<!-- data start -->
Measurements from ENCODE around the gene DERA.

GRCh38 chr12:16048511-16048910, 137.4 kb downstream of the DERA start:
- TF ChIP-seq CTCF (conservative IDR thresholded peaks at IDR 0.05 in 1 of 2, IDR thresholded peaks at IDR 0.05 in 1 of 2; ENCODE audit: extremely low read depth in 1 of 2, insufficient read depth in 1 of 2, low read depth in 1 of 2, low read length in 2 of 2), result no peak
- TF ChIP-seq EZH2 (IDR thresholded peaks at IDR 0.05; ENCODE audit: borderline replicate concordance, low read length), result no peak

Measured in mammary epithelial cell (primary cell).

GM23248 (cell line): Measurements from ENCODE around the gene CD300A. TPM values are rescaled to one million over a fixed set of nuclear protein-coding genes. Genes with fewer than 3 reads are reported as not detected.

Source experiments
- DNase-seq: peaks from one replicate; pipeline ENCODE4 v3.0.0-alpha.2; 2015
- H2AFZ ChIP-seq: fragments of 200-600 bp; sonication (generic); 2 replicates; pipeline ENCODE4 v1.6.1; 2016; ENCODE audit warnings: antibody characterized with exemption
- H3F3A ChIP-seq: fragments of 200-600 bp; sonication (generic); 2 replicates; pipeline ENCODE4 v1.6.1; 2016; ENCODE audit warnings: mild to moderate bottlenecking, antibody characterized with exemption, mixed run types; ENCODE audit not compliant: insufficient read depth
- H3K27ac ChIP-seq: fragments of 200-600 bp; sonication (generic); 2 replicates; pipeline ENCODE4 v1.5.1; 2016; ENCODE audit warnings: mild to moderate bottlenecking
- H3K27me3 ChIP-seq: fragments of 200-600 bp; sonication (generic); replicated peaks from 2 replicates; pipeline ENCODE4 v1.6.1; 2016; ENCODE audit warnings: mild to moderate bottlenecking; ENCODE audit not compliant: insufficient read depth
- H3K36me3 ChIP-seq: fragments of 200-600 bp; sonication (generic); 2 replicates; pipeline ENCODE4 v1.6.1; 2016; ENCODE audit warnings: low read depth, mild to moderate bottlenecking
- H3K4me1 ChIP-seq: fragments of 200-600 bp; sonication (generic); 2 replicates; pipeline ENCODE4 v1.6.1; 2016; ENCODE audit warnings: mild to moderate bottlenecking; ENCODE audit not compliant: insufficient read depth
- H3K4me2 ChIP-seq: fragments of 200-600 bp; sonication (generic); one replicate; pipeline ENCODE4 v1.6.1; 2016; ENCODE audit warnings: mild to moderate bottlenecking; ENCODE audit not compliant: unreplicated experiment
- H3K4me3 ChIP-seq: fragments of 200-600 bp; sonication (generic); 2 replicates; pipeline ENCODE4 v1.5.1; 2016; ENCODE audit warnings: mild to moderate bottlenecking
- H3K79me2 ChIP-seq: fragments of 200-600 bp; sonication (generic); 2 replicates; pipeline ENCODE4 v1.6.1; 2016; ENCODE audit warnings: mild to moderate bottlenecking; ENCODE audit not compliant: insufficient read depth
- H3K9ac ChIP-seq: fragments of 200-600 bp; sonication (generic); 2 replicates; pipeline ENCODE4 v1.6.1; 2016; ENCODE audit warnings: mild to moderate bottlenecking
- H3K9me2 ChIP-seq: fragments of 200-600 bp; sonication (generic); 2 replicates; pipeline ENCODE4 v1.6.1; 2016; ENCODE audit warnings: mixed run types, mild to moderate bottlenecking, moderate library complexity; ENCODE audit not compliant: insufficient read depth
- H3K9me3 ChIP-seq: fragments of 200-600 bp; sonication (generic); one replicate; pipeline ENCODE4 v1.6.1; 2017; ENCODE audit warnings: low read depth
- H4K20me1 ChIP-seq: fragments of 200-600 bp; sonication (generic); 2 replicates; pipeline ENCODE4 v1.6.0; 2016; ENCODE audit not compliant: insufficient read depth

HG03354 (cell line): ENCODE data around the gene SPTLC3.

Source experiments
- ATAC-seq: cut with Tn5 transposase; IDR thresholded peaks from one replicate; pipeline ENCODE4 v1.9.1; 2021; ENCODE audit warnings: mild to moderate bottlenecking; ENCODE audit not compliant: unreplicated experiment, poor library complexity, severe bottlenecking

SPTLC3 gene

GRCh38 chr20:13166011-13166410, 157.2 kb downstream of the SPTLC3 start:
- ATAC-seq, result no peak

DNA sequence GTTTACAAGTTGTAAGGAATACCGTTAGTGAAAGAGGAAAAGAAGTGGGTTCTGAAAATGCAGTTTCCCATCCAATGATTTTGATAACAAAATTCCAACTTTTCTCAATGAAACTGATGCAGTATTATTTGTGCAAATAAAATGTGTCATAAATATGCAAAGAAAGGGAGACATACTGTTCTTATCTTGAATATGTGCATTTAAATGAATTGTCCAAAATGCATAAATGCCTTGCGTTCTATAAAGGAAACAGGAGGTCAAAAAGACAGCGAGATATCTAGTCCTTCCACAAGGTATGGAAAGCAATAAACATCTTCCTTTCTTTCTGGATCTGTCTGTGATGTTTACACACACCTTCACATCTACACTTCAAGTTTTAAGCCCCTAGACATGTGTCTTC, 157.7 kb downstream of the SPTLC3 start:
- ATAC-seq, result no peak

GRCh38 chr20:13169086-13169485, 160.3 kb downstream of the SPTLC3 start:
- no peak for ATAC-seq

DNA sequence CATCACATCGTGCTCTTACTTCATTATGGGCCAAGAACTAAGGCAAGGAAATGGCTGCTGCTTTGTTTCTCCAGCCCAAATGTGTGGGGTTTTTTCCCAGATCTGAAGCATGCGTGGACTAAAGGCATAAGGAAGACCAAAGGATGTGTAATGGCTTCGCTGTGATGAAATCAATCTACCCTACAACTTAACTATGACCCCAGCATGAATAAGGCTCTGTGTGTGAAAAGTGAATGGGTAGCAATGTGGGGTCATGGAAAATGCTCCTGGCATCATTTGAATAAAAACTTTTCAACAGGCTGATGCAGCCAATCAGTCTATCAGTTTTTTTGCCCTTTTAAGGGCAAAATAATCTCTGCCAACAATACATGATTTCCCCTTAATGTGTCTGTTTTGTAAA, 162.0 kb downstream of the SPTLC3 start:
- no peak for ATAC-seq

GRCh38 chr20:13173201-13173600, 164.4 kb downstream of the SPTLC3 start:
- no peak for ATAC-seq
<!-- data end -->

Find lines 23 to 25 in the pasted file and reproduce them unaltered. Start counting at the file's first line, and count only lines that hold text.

Source experiments
- ATAC-seq: cut with Tn5 transposase; IDR thresholded peaks from one replicate; pipeline ENCODE4 v1.9.1; 2021; ENCODE audit warnings: mild to moderate bottlenecking; ENCODE audit not compliant: unreplicated experiment, poor library complexity, severe bottlenecking

SPTLC3 gene